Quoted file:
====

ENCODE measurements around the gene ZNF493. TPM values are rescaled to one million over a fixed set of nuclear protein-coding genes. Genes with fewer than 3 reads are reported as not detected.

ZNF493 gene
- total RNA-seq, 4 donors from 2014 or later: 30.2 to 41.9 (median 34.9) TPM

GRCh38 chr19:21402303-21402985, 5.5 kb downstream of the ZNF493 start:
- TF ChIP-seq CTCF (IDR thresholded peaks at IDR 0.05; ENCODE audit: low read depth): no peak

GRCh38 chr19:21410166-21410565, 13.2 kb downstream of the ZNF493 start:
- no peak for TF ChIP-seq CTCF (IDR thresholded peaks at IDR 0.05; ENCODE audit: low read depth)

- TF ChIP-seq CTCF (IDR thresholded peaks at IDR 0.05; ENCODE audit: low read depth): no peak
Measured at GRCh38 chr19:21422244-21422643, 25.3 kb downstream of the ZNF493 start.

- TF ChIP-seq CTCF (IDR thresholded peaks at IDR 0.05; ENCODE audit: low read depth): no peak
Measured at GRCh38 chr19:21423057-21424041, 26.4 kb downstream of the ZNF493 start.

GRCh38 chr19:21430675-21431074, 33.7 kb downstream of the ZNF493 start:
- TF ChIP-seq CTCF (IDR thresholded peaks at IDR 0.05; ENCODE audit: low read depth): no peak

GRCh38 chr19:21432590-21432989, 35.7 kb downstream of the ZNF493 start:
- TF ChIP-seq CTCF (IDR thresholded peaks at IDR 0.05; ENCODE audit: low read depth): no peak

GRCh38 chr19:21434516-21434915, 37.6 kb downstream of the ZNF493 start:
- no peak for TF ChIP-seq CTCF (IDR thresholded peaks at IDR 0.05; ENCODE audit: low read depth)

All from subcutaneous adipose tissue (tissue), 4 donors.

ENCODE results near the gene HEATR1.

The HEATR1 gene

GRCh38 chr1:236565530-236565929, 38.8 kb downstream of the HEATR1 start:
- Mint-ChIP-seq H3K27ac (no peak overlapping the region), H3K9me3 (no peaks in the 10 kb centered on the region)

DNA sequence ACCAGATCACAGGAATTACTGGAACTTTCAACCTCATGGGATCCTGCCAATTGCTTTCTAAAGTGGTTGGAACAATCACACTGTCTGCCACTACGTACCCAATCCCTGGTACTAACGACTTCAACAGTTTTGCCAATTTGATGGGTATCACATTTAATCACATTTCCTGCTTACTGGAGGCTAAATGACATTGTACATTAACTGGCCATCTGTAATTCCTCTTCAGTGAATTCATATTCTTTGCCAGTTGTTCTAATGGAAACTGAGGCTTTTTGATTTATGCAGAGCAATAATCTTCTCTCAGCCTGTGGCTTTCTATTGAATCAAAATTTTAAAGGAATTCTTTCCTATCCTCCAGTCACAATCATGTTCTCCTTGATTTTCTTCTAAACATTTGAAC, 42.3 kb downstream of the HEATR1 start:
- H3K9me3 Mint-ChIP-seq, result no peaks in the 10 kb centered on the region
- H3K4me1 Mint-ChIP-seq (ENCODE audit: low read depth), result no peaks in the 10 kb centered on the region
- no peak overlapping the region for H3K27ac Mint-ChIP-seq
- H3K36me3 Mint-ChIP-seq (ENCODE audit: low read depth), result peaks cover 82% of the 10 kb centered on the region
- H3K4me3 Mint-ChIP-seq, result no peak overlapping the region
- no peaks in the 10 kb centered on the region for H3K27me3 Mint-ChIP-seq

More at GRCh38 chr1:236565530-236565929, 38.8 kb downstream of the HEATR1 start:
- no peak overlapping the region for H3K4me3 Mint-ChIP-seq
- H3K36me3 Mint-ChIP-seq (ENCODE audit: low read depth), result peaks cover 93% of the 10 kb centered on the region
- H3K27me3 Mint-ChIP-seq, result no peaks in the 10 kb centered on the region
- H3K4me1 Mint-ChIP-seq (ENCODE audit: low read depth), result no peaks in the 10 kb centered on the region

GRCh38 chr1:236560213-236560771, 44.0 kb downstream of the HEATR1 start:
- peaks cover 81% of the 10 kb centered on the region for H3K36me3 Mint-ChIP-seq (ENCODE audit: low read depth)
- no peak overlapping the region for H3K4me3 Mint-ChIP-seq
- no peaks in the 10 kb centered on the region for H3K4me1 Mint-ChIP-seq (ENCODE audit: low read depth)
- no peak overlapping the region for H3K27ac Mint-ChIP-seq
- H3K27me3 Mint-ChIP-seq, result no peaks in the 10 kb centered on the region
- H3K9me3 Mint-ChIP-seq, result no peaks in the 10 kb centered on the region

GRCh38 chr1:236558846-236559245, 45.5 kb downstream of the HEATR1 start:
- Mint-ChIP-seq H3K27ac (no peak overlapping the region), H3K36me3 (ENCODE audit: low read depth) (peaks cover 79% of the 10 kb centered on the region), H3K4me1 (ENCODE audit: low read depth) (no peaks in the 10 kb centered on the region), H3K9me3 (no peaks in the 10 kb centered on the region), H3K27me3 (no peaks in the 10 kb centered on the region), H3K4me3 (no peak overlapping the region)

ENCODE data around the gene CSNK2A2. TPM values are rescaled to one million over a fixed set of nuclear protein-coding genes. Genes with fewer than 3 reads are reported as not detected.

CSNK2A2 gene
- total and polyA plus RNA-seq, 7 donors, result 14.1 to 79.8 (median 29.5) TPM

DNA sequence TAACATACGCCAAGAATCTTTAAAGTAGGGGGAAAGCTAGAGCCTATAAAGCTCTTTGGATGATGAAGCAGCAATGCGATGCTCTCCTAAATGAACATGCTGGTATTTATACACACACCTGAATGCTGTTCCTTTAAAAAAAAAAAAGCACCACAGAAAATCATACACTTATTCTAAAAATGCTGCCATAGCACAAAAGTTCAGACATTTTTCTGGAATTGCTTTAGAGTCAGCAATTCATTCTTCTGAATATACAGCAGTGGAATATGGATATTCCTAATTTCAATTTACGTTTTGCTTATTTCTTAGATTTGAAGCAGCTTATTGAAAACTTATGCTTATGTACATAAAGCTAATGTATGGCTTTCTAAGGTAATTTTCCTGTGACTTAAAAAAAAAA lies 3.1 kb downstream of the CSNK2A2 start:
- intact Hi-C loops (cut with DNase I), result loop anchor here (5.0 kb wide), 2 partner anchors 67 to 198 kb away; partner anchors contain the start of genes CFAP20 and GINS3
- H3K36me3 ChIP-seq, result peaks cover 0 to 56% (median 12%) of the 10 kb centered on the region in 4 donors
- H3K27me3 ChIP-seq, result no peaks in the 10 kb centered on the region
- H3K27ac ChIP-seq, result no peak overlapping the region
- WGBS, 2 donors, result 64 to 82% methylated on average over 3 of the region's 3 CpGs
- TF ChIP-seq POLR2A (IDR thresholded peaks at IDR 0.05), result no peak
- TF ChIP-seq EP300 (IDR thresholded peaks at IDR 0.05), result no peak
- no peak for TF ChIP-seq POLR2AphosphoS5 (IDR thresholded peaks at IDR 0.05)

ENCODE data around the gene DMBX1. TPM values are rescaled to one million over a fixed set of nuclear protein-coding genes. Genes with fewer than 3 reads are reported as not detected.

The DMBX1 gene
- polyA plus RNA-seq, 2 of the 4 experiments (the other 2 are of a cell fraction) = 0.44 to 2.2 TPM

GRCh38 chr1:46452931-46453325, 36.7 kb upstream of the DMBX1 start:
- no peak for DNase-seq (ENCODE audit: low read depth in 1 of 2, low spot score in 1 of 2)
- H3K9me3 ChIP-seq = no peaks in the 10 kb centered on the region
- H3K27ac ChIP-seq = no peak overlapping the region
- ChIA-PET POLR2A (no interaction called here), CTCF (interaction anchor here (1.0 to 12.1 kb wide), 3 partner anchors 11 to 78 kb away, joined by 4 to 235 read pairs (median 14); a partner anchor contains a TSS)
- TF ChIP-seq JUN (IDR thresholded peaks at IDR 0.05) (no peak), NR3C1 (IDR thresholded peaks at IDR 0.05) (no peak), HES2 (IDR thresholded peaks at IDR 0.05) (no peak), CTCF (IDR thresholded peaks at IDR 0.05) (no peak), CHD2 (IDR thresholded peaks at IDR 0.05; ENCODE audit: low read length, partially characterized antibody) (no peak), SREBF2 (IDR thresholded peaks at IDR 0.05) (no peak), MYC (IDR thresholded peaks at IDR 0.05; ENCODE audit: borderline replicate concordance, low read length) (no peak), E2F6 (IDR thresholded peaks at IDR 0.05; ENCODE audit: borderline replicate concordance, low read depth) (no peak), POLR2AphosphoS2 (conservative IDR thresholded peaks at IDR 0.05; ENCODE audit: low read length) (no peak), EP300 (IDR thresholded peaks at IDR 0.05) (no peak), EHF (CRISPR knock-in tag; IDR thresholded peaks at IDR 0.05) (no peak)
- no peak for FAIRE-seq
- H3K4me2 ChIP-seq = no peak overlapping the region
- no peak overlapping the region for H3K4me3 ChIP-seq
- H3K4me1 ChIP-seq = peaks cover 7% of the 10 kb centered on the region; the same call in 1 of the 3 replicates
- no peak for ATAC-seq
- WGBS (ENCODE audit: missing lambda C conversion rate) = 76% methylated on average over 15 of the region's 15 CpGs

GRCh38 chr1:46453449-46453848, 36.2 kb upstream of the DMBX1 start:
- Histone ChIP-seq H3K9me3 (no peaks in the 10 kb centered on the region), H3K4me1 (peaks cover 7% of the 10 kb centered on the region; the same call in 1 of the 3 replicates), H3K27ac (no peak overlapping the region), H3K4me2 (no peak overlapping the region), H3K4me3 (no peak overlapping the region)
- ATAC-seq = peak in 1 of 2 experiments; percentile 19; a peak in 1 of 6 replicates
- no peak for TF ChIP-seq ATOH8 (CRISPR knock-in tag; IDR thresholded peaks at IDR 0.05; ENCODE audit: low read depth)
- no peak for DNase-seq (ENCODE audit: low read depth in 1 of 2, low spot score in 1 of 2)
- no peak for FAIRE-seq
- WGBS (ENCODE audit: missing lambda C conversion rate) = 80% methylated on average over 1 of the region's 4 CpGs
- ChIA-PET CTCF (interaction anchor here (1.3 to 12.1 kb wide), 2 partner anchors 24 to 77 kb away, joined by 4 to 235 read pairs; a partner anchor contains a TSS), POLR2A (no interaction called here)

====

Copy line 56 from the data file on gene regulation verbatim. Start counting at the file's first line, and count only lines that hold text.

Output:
ENCODE data around the gene DMBX1. TPM values are rescaled to one million over a fixed set of nuclear protein-coding genes. Genes with fewer than 3 reads are reported as not detected.